OTTAWA — Prime Minister Stephen Harper has invited the icon of Myanmar’s pro-democracy movement to Canada to personally accept her honorary citizenship.
Aung San Suu Kyi, a Nobel peace laureate, was freed from house arrest in the military-controlled country, also known as Burma, in November.
“We recognize that Aung San Suu Kyi’s immediate priority since her release from house arrest is to focus her energies on consultations and dialogue within Burma, before embarking on international travel,” said Harper.
“We hope, however, that she will be able at the appropriate time to accept our invitation.”
Suu Kyi was made an honorary Canadian citizen in 2007, and a cousin accepted on her behalf.
Suu Kyi has been detained for 15 of the last 21 years since her opposition party swept Myanmar’s elections.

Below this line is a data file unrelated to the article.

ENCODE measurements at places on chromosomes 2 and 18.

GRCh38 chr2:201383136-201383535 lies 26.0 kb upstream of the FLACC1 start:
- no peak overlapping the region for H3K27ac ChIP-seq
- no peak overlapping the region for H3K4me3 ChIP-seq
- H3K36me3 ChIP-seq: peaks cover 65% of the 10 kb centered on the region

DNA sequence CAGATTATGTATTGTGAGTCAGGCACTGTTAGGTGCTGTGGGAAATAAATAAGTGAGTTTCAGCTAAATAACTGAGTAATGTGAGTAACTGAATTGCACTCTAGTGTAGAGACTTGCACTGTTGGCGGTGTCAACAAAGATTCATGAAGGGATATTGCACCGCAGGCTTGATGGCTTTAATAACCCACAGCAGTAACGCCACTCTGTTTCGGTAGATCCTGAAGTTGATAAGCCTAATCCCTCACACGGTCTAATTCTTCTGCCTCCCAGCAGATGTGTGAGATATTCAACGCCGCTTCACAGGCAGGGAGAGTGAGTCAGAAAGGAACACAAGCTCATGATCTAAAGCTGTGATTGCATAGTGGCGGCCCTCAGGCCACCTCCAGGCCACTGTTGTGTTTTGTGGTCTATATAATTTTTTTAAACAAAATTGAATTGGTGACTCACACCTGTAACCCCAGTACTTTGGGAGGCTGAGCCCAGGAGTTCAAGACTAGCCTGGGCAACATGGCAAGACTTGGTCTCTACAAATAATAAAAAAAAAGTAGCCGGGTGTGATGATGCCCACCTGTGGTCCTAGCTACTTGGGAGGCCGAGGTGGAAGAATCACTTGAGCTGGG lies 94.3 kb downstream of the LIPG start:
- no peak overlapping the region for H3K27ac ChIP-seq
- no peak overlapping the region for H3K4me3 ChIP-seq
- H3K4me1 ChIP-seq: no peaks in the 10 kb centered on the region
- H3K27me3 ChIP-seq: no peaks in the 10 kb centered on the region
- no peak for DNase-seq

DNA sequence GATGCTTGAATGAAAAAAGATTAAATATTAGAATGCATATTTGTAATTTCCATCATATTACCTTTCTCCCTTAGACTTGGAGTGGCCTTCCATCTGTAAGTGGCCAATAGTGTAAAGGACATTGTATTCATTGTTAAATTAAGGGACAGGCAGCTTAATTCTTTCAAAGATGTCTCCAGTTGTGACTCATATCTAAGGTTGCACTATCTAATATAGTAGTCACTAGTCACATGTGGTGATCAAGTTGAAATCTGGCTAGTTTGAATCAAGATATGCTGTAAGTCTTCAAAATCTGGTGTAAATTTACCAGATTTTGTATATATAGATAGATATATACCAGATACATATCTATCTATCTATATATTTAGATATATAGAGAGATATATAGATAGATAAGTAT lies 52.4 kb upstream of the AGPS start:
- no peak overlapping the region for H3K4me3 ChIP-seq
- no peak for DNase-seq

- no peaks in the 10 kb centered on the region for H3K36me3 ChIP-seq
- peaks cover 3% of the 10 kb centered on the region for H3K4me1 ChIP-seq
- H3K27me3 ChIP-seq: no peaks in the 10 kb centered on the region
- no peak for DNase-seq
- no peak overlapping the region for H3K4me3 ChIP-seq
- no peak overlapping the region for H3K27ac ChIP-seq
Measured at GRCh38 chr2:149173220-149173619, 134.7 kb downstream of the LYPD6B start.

The military junta’s proxy party also claimed victory in last month’s elections, the first held since Suu Kyi’s party won the vote.
Suu Kyi has refused to leave the country during other periods of freedom, fearful she will not be allowed back.
In December, she released a statement thanking the people of Canada for their support during her long incarceration. She also thanked Canada for taking in nearly 4,000 Burmese refugees since 2007.
“Canada is one of those countries which has a special place in my heart because it is very far away from Burma and yet consistently the people and the Government of Canada have shown great concern for our struggle for democracy,” she said in the statement, posted on the Canadian Friends of Burma website.